Is There A Difference Between Cocaine And Crack Cocaine? Effects, Dangers & Addiction Treatment
Chemical Difference Between Crack And Cocaine
What is the difference between crack cocaine and cocaine? There are no pharmacological differences between powder cocaine and crack cocaine. This means that, chemically, they are nearly identical and hence, produce similar results. Is there a difference between cocaine and crack cocaine addiction effects? Continue to read to learn more.
Cocaine Chemical Composition
Cocaine is a DEA Schedule II controlled substance. Substances in the DEA Schedule II have a high potential for abuse which may lead to severe psychological or physical dependence. 
Cocaine is a benzoid acid ester that was originally used as a local anesthetic but is no longer used because of its potent addictive qualities. When given in high doses systemically, cocaine has mood-elevating effects that have led to its widescale abuse. High doses of cocaine can be associated with toxic reactions including hyperthermia, rhabdomyolysis, shock, and acute liver injury which can be severe and even fatal.
Cocaine is a tropane alkaloid with central nervous systems (CNS) stimulating and local anesthetic activity. Cocaine binds to the dopamine, serotonin, and norepinephrine transport proteins and inhibits the re-uptake of dopamine, serotonin, and norepinephrine into pre-synaptic neurons. This leads to an accumulation of the respective neurotransmitters in the synaptic cleft and may result in increased postsynaptic receptor activation. The mechanism of action through which cocaine exerts its local anesthetic effects is by binding to and blocking the voltage-gated sodium channels in the neuronal cell membrane. By stabilizing neuronal membranes, cocaine inhibits the initiation and conduction of nerve impulses and produces a reversible loss of sensation.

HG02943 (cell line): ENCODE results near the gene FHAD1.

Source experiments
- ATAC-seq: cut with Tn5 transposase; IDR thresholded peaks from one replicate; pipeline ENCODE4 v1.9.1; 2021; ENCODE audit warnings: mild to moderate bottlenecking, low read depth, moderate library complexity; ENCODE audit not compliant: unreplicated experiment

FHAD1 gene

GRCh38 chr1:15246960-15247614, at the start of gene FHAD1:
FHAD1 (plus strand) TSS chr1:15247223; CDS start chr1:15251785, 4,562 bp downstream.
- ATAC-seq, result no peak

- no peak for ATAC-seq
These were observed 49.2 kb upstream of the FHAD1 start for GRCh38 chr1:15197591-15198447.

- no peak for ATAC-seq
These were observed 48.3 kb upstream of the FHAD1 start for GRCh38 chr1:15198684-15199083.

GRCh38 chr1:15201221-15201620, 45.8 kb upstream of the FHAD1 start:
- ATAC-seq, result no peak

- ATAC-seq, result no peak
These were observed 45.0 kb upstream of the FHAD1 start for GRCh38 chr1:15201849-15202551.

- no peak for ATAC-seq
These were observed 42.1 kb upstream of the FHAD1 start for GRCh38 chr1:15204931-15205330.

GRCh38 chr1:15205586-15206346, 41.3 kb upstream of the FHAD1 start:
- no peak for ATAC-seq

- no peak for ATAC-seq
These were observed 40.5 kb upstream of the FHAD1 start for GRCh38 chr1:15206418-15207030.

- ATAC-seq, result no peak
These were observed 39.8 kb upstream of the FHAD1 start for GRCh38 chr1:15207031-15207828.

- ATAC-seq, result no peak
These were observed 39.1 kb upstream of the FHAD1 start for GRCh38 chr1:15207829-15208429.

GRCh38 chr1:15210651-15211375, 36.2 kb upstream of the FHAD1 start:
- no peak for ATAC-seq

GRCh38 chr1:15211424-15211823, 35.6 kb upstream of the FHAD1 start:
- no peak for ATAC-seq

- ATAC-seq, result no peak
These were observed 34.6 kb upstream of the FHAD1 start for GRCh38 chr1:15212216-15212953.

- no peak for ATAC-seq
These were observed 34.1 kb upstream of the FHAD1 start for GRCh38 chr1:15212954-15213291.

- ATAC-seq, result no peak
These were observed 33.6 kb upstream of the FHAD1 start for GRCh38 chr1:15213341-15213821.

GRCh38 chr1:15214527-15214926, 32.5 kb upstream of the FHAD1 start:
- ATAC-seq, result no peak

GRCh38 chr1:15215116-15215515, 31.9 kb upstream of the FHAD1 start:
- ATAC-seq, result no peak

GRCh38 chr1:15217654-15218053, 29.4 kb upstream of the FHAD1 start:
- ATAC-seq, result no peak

What Is Crack Made Of?
Is there a difference between cocaine and crack cocaine? Yes. Crack is produced by dissolving powdered cocaine in a mixture of water and ammonia or sodium bicarbonate (baking soda). The mixture is boiled until a solid substance forms. The solid is removed from the liquid, dried, and then broken into the chunks (rocks) that are sold as crack cocaine. 
What’s The Difference Between Cocaine And Crack Cocaine?
Crack cocaine is a highly addictive and powerful stimulant that is derived from powdered cocaine using a simple conversion process. Crack emerged as a drug of abuse in the mid-1980s. It is abused because it produces an immediate high and because it is easy and inexpensive to produce—rendering it readily available and affordable. 
Is there a difference between cocaine and crack cocaine? Yes. Crack has been widely believed to be cheaper than powder cocaine, and this “fact” has been used to help explain why US drug problems worsened in the 1980s. However, crack is not, in fact, cheaper per pure unit than powder cocaine. Other explanations must be sought for why crack spread so rapidly relative to powder cocaine. 
Behavioral Differences Between Users Of Crack Cocaine And Cocaine Powder
- Is there a difference between cocaine and crack cocaine? Yes. Crack is nearly always smoked. Smoking crack cocaine delivers large quantities of the drug to the lungs, producing an immediate and intense euphoric effect.
- Powdered cocaine (cocaine hydrochloride) is a stimulant that is extracted from the leaves of the coca plant, which is native to South America. In the late 19th century cocaine was used as an anesthetic, but the availability of safer drugs rendered many of its medical applications obsolete. Today powdered cocaine is abused for the intense euphoric effects it produces.
Effect Time Difference In Crack And Cocaine
- Crack cocaine is a crystal form of cocaine that can be smoked. Smoking the drug sends it to the brain very quickly, and gives more of a “rush” than snorting it. Is there a difference between cocaine and crack cocaine? Yes. because the high from crack lasts about five to 10 minutes.
- Powdered cocaine typically is snorted (inhaled through the nose), although it may be dissolved in water and injected. When snorted, the drug is absorbed into the bloodstream through the nasal membranes. The drug reaches the brain–and produces its euphoric effect–within 3 to 5 minutes. When injected, the drug is released directly into the bloodstream and reaches the brain within 15 to 30 seconds. 
Addiction And Danger
- Cocaine, in any form, is a powerfully addictive drug, and addiction seems to develop more quickly when the drug is smoked–as the crack is–than snorted–as powdered cocaine typically is.
- In addition to the usual risks associated with cocaine use (constricted blood vessels; increased temperature, heart rate, and blood pressure; and risk of cardiac arrest and seizure), crack users may experience acute respiratory problems, including coughing, shortness of breath, and lung trauma and bleeding. Crack cocaine smoking also can cause aggressive and paranoid behavior.